Anyone who exercises the priestly ministry exercises it not for himself alone, but for others. For every high priest taken from among men is appointed for men in the things that pertain to God. Christ himself taught that lesson when he compared the priest to salt and to light, in order to show the nature of the priestly ministry. The priest then is the light of the world and the salt of the earth. Everyone knows that he fulfills this function chiefly by the teaching of christian truth; and who can be unaware that this ministry of teaching is practically useless if the priest fails to confirm by the example of his life the truths which he teaches? Those who hear him might say, insultingly it is true, but not without justification: They profess that they know God but in their works they deny him; they will refuse to accept his teaching and will derive no benefit from the light of the priest.
Christ himself, the model of priests, taught first by the example of his deeds and then by his words: Jesus began to do and then to teach.
Likewise, a priest who neglects his own sanctification can never be the salt of the earth; what is corrupt and contaminated is utterly incapable of preserving from corruption; where sanctity is lacking, there corruption will inevitably find its way. Hence Christ, continuing this comparison, calls such priests salt that has lost its savor, which is good for nothing any more, but to be cast out and to be trodden on by men.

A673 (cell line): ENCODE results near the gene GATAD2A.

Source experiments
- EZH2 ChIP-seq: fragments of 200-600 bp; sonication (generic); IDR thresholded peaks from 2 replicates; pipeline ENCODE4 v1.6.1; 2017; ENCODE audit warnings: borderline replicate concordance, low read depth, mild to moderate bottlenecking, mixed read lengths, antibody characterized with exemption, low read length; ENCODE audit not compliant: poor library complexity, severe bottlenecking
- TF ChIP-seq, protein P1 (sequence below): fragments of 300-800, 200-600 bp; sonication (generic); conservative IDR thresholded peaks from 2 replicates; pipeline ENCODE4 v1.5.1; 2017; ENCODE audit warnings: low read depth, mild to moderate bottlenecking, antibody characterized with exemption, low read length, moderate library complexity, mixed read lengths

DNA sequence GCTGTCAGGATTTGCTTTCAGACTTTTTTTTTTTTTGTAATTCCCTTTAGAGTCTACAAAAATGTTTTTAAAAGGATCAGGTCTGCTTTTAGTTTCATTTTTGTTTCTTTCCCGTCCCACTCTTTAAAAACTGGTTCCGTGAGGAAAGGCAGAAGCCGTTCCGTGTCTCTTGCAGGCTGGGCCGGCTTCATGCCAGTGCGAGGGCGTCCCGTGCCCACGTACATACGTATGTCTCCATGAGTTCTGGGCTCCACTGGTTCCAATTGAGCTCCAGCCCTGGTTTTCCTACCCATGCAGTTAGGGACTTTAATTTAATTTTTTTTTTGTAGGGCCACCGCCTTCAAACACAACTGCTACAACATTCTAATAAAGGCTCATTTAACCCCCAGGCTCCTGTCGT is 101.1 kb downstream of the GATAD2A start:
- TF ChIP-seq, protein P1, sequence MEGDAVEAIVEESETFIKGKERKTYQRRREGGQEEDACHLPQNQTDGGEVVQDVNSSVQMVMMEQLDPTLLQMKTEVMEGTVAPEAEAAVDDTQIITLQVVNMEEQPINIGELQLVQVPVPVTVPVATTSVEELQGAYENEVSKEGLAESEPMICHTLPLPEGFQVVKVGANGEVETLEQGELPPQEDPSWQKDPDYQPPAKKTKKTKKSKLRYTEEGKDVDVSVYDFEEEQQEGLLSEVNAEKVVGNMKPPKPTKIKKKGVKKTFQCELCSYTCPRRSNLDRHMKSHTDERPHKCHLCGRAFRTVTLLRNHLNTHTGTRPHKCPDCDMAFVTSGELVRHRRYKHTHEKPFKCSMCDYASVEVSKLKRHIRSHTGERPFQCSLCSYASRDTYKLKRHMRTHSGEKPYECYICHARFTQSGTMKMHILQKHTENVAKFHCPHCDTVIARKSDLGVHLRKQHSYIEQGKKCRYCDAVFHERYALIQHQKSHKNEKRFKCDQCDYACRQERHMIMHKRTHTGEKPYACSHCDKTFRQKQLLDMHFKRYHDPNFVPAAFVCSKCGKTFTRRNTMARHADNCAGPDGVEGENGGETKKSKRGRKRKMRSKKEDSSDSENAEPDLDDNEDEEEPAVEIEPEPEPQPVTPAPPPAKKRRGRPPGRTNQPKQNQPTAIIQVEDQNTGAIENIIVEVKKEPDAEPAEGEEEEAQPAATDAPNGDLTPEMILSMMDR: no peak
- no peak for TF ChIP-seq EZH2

These truths are all the more evident inasmuch as we exercise the priestly ministry not in our own name, but in the name of Jesus Christ. The Apostle said: Let man so consider us as the ministers of Christ and the dispensers of the mysteries of God; for Christ, therefore, we are ambassadors. This is the reason that Christ has numbered us not among his servants but as his friends. I will not now call you servants; . . . but I have called you friends, because all things whatsoever I have heard from my Father I have made known to you; . . . I have chosen you and appointed you that you should go and bring forth fruit.
We have, therefore, to take the place of Christ: the mission which he has given to us we must fulfill with that same purpose that he intended. True friendship consists in unity of mind and will, identity of likes and dislikes; therefore, as friends of Jesus Christ, we are bound to have that mind in us which was in Jesus Christ who is holy, innocent, undefiled. As his envoys, we must win the minds of men for his doctrine and his law by first observing them ourselves; sharing as we do in his power to deliver souls from the bondage of sin, we must strive by every means to avoid becoming entangled in these toils of sin.
But it is particularly as the ministers of Jesus Christ in the great sacrifice which is constantly renewed with abiding power for the salvation of the world, that we have the duty of conforming our minds to that spirit in which he offered himself as an unspotted victim to God on the altar of the Cross. In the Old Law, though victims were only shadowy figures and symbols, sanctity of a high degree was demanded of the priest; what then of us, now that the victim is Christ himself? “How pure should not he be who shares in this sacrifice! More resplendent than the sun must be the hand that divides this Flesh, the mouth that is filled with spiritual fire, the tongue that is reddened by this Blood!” – from Haerent Animo (1908)